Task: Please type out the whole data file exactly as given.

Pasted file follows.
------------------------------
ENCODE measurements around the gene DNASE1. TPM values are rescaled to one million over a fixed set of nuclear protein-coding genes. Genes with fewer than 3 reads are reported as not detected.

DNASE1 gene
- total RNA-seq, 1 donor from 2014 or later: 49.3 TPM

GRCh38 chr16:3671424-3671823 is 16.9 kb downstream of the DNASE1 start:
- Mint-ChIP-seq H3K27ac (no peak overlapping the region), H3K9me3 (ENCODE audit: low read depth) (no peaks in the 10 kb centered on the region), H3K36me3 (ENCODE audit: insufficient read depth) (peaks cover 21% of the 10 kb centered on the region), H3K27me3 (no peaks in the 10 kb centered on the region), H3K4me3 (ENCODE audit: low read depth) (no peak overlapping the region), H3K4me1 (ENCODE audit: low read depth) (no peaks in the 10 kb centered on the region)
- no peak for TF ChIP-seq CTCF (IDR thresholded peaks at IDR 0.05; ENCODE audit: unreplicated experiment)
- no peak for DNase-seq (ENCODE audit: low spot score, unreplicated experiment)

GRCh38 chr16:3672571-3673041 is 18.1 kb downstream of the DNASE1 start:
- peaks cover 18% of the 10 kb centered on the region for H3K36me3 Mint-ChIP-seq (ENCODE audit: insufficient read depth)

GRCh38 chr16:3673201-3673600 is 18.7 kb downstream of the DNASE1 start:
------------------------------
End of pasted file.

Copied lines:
ENCODE measurements around the gene DNASE1. TPM values are rescaled to one million over a fixed set of nuclear protein-coding genes. Genes with fewer than 3 reads are reported as not detected.

DNASE1 gene
- total RNA-seq, 1 donor from 2014 or later: 49.3 TPM

GRCh38 chr16:3671424-3671823 is 16.9 kb downstream of the DNASE1 start:
- Mint-ChIP-seq H3K27ac (no peak overlapping the region), H3K9me3 (ENCODE audit: low read depth) (no peaks in the 10 kb centered on the region), H3K36me3 (ENCODE audit: insufficient read depth) (peaks cover 21% of the 10 kb centered on the region), H3K27me3 (no peaks in the 10 kb centered on the region), H3K4me3 (ENCODE audit: low read depth) (no peak overlapping the region), H3K4me1 (ENCODE audit: low read depth) (no peaks in the 10 kb centered on the region)
- no peak for TF ChIP-seq CTCF (IDR thresholded peaks at IDR 0.05; ENCODE audit: unreplicated experiment)
- no peak for DNase-seq (ENCODE audit: low spot score, unreplicated experiment)

GRCh38 chr16:3672571-3673041 is 18.1 kb downstream of the DNASE1 start:
- peaks cover 18% of the 10 kb centered on the region for H3K36me3 Mint-ChIP-seq (ENCODE audit: insufficient read depth)

GRCh38 chr16:3673201-3673600 is 18.7 kb downstream of the DNASE1 start: